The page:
Have a Weimaraner or a Vizsla?
A shelter dog, remember never support dog breeders guys!
This bothers me. Just because you buy from a breeder doesn’t make you a bad person. The bad people are the ones who get a dog or dogs and they don’t have time to…
Ah but you are supporting dog breeding, rather than saving a life you are supporting bringing more unneeded pups into the world when there are thousands upon thousands of dogs being put down. You’re not a bad person, just ignorant. Shelter dogs don’t always have special needs, have you ever been to a pet adoption of looked on petfinder.com? You could rescue a certain breed, or at least a mix of your breed you want so badly! Another amazing thing about shelter pups is most of the time you are told the animal doesn’t do well with kids/cats/other animals. You are also allowed to have a trail period with dogs and take them home to make sure they fit in comfortably with your lifestyle. Plus most of the time people are trying to make money off dogs and that is disgusting. PLEASE GIVE A SHELTER PUP A CHANCE AND SPAY AND NEUTER YOUR PET.
Ah, so many buttons pushed all in one post! Let’s address a few things:
1) Responsible dog breeders don’t bring “unneeded” pups into the world. They do good work by working toward improving breed health and helping to preserve the breed. If there were no more dog breeders in the world, we would be left with no more dogs. Plus, you have to consider that some dogs are bred and raised for specific tasks that cannot be done by a shelter dog. Guide dogs for the blind, to name just one.
2) If I choose to get a dog from a breeder, it’s not my fault that other dogs die in shelters. It’s the fault of people who dumped them there. It’s ridiculous to try to blame responsible dog owners for the actions of other, irresponsible people.
3) You assume that people who get dogs from breeders are a) ignorant; b) have never considered adopting; and c) are actually able to adopt. These are not fair assumptions at all, and it’s not reasonable to make such wide-sweeping generalizations about a large group of people in this way. I don’t feel the need to go into a detailed rebuttal of this because these assumptions are so completely unfounded that they simply don’t warrant it. The burden of proof should be on you to show exactly why these things are true for every single person who decides to get a dog from a breeder, rather than taking it for granted.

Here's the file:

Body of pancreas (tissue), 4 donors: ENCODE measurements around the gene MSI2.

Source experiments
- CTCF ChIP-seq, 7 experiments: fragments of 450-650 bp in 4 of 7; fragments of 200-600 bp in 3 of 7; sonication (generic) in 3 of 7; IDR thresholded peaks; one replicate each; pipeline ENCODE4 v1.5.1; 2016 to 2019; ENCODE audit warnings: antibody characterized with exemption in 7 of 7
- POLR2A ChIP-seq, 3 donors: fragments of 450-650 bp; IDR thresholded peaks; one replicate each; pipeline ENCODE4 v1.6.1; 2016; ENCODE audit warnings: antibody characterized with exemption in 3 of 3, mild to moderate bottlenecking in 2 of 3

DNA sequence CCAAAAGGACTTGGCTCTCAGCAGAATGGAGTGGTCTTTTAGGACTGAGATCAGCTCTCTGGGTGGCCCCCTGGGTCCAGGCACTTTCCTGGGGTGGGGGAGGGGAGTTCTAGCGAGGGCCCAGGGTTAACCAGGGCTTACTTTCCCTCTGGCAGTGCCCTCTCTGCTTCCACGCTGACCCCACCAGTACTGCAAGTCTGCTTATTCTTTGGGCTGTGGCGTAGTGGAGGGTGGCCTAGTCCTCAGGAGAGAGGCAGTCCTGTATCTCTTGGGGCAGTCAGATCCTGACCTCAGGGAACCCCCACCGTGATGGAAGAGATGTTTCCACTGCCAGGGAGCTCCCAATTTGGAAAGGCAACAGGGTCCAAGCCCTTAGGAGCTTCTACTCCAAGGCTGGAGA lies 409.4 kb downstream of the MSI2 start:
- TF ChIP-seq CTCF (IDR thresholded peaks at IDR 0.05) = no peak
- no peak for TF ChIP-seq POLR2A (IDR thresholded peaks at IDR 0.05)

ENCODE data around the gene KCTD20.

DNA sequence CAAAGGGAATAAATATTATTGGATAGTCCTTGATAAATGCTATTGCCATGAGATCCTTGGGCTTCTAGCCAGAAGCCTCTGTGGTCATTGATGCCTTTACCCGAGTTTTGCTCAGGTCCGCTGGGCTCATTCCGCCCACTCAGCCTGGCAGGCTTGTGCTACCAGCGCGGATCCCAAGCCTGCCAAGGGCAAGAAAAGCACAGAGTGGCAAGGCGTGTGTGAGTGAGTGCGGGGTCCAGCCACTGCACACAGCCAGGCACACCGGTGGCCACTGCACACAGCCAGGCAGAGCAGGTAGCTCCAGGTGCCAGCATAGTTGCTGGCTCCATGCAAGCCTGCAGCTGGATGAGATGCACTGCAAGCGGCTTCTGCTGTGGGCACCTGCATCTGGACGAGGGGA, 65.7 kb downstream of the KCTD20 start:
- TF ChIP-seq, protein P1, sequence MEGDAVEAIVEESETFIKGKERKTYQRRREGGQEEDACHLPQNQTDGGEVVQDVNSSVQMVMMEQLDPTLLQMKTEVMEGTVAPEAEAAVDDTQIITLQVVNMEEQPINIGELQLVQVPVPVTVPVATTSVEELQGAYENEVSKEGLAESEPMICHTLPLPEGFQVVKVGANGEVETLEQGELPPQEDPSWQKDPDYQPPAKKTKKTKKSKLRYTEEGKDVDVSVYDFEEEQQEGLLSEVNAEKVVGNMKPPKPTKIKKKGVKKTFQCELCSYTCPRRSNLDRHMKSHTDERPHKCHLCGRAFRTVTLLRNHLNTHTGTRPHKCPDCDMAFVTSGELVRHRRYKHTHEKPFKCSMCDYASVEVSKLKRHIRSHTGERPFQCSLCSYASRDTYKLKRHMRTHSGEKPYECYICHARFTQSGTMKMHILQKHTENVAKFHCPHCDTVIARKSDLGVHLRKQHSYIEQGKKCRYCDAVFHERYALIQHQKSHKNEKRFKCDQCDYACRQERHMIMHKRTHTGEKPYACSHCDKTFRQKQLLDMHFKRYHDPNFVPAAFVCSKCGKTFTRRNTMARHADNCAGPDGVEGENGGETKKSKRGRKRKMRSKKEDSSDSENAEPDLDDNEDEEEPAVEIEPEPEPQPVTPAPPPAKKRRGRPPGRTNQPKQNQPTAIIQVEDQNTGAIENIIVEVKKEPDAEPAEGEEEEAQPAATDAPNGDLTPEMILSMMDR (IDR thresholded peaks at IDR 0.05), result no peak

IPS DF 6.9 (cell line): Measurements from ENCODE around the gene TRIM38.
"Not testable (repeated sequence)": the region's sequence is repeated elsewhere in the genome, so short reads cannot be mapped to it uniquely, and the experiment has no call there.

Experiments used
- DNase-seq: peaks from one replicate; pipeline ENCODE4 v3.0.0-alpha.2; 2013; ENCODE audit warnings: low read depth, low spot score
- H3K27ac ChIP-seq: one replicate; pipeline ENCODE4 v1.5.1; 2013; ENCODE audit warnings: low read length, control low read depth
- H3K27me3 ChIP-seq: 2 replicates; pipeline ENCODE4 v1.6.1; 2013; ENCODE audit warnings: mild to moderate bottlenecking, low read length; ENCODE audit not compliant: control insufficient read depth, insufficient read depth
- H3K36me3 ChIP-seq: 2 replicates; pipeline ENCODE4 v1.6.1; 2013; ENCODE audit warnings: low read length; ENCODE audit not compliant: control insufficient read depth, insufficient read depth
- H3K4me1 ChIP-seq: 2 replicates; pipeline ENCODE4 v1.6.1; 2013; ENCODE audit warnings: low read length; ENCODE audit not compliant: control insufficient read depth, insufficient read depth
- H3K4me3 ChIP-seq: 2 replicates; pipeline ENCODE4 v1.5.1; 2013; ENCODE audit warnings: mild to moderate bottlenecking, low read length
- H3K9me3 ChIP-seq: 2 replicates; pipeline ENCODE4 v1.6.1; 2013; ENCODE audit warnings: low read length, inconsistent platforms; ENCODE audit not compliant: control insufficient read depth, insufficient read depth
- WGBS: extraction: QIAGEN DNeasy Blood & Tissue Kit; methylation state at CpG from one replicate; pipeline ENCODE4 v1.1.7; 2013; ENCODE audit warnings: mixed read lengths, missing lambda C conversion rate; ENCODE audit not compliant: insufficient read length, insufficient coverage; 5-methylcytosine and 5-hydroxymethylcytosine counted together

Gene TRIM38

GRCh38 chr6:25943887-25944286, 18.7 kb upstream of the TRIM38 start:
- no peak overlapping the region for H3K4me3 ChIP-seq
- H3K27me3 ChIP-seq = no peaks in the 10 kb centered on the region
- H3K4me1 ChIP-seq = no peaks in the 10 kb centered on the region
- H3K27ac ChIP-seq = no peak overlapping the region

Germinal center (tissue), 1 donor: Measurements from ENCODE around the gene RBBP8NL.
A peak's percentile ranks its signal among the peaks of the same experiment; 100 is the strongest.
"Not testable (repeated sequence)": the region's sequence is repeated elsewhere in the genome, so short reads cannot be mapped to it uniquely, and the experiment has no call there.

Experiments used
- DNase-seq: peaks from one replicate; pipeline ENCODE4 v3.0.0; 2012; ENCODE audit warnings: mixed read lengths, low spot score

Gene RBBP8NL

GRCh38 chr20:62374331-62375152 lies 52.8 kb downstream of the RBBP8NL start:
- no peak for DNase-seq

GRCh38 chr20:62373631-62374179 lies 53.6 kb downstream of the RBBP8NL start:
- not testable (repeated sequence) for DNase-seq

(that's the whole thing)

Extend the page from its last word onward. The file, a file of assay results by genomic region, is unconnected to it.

4) Rescuing a specific breed or even a specific mix is actually pretty difficult if you’re looking for a rarer breed (aka any sighthound ever other than a Greyhound). Plus, if you’re really interested in “saving a life,” adopting a rarer purebred is out of the question because those dogs are very rarely at risk for euthanasia. Some are in such high demand that there are waiting lists for them and some rescues even import dogs from other countries in order to satisfy the demand (flying Galgos into the US from Spain to adopt them out is becoming more common, for example). Meanwhile, while only 30% of dogs surrendered to shelters are bully type dogs, 60% of dogs which are euthanized in the US are bully types. If the ultimate goal is saving lives, why would you support a rescue which spends thousands of dollars to import dogs from other countries to sell to adopters, rather than advocating for everyone to go and adopt a “pit bull,” a dog at actual risk for euthanasia, instead?
5) An amazing thing about getting a dog from a breeder is you know the animal’s genetic history and predisposition and are in control of its socialization and training from the very beginning. If you do your research it is actually more predictable than an adopted dog, whose history will often be largely unknown.
6) If you buy a dog from a responsible breeder, they will take the dog back at any time for any reason. Though I’m honestly not sure what your point is with the whole “trial period” thing anyway, because most shelters stipulate that the dog be returned to them if you can no longer keep it (which will happen to at least 1 in 5 dogs adopted out), making its entire life a “trial period” essentially.
7) Responsible breeders are never about the money. You’re thinking of puppy mills and backyard breeders, which are things that no responsible dog owners support. Once again, you are making a baseless assumption about a large group of people.
8) Screaming at people to spay and neuter their pets is stupid. Spaying and neutering actually has numerous, complex pros and cons which should be carefully considered by every pet owner, rather than needlessly removing your pet’s organs without a second thought. Speutering is not necessary to control pet overpopulation, as has been proved by countries where speutering dogs is illegal and yet the shelter pet population is nonexistent. Unfortunately, this is not up for debate with the vast majority of shelters and rescues in the US, who will refuse to adopt out to people with intact animals, even if the owners have valid reasons for abstaining from the procedure. In this case, it’s not so much about “saving lives” as it is about furthering a specific propaganda, and it’s dishonest to give the appearance that it’s solely about the former.
Let me be clear: I’m all for getting a dog from a shelter or rescue. But I’m also all for getting a dog from a responsible breeder, and holding the right people accountable for their irresponsibility rather than using emotional manipulation to sell your agenda. The whole rescue vs. breeder debate has needlessly become a bitterly divisive topic among animal lovers, which is ultimately to the detriment of animals everywhere.